Lowerleftcoast

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but not both
Yep, if both the shielded cables are connected to the chassis and the reverb tank chassis it will make a ground loop. Lifting one side is all that is needed. With one side lifted it breaks the loop but still maintains a shield over each wire and the tank chassis is the shield for the tank internal wiring.

Here is an image from Blencowe showing a loop. Essentially the reverb tank will take the place of the pictured *shielded cable* in Fig. 15.3a. The 6G15 chassis is the *chassis* in the same figure.

upload_2020-4-16_8-45-2.png
 

sudogeek

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As far as the 4th tube, I would consider that an advanced modification - whereas if you look at the schematic I suggested, a "hum blocker" is a pretty simple bolt-on mod. It basically is elevating the entire 6G15 circuit above 0V ground, much like you would elevate the heater ground to reduce hum.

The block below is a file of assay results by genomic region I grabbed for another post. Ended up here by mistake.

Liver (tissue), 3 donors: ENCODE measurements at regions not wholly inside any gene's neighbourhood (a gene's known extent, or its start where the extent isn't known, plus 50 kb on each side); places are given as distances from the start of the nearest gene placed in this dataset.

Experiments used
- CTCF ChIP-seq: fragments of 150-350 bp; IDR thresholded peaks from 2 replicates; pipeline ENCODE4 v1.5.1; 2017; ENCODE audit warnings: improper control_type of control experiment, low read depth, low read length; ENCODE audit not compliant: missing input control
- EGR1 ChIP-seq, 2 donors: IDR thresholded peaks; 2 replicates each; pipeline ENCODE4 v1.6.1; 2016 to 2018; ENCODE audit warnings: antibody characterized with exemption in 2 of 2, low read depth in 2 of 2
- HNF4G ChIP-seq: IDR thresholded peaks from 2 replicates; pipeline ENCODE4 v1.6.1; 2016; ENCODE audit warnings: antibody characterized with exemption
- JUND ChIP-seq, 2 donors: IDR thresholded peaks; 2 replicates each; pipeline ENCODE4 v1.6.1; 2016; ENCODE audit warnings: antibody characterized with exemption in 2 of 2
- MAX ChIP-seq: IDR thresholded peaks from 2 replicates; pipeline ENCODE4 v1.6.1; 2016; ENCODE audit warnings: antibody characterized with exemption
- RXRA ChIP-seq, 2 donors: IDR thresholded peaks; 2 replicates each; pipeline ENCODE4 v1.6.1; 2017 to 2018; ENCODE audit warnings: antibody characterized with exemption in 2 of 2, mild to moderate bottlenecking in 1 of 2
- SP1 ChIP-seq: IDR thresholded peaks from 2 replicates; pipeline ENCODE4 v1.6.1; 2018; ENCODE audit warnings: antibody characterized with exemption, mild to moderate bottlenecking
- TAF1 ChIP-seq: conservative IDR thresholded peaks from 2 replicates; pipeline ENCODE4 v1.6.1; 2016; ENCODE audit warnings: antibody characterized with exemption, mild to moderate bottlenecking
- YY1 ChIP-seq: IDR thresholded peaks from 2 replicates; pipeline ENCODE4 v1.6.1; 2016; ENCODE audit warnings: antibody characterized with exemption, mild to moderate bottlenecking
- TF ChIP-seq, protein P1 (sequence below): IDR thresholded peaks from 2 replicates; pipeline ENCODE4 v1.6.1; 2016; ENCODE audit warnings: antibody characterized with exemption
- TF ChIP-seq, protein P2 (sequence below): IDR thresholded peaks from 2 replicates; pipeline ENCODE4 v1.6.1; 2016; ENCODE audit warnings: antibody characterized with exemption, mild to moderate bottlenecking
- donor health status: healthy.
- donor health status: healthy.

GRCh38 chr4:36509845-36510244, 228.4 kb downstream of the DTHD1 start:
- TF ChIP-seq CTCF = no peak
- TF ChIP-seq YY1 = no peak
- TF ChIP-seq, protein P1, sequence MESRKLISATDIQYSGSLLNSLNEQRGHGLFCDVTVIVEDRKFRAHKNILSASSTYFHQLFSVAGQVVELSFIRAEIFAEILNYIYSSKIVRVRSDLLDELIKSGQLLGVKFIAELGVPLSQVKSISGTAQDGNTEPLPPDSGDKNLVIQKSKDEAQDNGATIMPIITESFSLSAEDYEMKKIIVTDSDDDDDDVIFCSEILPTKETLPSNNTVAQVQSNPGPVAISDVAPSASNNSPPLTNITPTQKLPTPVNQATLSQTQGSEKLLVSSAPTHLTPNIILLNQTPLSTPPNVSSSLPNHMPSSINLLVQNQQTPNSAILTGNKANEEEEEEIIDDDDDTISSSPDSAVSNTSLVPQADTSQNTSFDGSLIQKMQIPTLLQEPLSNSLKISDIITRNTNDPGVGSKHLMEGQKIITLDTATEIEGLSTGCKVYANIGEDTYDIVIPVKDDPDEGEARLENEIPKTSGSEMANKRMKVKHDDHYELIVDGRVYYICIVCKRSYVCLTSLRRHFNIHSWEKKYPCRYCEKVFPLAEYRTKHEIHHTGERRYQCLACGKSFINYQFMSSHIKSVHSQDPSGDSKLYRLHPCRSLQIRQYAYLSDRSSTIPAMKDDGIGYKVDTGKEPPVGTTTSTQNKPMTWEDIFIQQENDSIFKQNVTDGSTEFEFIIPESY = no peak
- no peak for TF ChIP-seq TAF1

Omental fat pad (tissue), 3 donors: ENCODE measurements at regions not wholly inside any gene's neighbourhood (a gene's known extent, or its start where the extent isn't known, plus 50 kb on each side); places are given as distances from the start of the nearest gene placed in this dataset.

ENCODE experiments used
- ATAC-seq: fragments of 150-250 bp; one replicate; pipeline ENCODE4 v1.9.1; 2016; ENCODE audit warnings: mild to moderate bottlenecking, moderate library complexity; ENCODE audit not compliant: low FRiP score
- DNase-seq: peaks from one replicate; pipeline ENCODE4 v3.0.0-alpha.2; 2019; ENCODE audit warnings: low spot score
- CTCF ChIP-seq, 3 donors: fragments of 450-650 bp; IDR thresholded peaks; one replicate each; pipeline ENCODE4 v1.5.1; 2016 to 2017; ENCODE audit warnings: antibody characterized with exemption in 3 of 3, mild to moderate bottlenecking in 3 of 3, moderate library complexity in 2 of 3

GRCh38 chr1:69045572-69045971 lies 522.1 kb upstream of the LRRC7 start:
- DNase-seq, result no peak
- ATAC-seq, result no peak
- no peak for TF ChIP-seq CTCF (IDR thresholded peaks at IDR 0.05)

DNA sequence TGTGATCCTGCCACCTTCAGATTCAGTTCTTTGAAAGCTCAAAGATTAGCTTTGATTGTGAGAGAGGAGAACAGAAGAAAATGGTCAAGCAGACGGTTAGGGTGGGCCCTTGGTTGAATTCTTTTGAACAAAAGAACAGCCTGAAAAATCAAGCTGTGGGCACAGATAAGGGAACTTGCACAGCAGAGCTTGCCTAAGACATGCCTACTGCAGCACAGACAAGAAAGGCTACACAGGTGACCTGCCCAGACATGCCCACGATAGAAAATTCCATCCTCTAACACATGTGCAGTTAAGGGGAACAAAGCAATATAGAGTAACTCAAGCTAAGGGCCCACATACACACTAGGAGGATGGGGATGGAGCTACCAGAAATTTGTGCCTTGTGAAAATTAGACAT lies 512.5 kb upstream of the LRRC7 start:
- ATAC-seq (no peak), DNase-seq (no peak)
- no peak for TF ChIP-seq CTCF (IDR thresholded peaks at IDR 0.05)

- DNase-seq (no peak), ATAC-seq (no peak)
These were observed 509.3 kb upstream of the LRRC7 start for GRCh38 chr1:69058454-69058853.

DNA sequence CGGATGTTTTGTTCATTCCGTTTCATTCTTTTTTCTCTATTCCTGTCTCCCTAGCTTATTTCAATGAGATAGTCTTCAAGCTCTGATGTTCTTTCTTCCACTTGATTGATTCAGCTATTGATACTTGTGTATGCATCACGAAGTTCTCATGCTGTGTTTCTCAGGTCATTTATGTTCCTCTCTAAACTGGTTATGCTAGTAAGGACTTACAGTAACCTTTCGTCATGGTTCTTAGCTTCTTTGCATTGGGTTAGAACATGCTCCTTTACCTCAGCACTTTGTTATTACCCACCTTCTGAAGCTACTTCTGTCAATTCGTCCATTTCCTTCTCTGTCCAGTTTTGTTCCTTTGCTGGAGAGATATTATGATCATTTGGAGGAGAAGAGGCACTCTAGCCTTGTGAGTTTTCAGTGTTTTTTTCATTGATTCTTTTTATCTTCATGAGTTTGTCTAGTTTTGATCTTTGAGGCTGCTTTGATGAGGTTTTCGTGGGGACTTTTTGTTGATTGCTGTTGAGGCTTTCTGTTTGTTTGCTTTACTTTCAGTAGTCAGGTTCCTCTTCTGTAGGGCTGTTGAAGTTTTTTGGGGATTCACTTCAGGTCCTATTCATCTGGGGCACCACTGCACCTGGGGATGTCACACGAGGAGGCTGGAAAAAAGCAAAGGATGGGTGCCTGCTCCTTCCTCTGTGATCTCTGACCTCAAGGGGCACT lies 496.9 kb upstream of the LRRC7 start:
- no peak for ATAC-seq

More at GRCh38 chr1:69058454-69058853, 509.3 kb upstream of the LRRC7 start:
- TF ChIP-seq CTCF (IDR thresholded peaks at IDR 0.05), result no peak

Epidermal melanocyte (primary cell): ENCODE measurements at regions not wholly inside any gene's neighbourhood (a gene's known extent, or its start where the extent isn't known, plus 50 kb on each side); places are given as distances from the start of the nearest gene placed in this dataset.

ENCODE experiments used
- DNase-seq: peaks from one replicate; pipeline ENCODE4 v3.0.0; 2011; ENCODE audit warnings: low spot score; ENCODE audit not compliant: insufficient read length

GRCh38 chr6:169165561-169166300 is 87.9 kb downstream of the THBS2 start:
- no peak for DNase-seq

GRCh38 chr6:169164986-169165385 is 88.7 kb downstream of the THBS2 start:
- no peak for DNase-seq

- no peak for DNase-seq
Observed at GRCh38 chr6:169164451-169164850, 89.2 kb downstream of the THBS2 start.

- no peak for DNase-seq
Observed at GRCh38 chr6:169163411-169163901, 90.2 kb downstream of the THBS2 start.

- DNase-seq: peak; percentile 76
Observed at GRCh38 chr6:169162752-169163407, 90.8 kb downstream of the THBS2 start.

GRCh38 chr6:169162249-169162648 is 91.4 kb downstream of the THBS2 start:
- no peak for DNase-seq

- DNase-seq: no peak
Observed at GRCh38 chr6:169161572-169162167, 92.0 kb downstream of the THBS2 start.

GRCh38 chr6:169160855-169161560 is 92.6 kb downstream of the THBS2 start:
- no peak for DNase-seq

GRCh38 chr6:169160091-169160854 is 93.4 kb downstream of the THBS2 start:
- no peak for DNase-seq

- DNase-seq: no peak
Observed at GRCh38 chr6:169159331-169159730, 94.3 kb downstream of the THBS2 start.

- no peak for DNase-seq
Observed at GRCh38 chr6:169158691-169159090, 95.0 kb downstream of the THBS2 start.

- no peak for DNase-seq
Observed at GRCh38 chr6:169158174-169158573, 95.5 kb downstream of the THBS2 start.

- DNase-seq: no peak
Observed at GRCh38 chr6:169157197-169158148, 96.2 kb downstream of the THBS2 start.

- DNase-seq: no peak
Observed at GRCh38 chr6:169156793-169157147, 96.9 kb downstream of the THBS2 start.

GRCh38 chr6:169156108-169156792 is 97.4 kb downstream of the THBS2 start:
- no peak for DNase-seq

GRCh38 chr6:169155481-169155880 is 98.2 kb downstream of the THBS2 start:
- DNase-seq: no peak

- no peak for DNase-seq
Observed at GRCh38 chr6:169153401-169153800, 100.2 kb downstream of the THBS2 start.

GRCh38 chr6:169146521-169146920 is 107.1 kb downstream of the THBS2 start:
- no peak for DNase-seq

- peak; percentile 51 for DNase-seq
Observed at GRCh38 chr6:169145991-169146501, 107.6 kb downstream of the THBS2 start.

[If you check out the schematic of the silverface tube reverb unit, you will see a 4th tube - a 12AX7 wired with parallel triodes. This can act as a buffer to reduce "tone suck" and to further reduce noise. It's not necessary as a properly constructed reverb unit with the hum blocker is very quiet. You can wire it with a pot in lieu of one of the resistors to create a variable boost. In my current unit, I have a push-pull pot which switches the 4th tube in and out of the circuit as well as regulates a boost when the pot is in. I usually keep the 4th tube active and dial this in to about a 20-30% increase in output V. This unit is very much a test bed but, in general, I prefer the sound of the silverface units. The tone suck can be minimized by other methods during use of the 3 tube vintage units. So, forget I mentioned it.]